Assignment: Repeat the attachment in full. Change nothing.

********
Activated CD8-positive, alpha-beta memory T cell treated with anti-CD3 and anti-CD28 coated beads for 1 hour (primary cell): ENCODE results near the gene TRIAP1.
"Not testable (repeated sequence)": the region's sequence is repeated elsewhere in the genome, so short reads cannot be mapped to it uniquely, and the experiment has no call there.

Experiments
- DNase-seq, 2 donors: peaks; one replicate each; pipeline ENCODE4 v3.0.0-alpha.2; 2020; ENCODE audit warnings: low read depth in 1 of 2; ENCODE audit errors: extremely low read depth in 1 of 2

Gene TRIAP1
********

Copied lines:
Activated CD8-positive, alpha-beta memory T cell treated with anti-CD3 and anti-CD28 coated beads for 1 hour (primary cell): ENCODE results near the gene TRIAP1.
"Not testable (repeated sequence)": the region's sequence is repeated elsewhere in the genome, so short reads cannot be mapped to it uniquely, and the experiment has no call there.

Experiments
- DNase-seq, 2 donors: peaks; one replicate each; pipeline ENCODE4 v3.0.0-alpha.2; 2020; ENCODE audit warnings: low read depth in 1 of 2; ENCODE audit errors: extremely low read depth in 1 of 2

Gene TRIAP1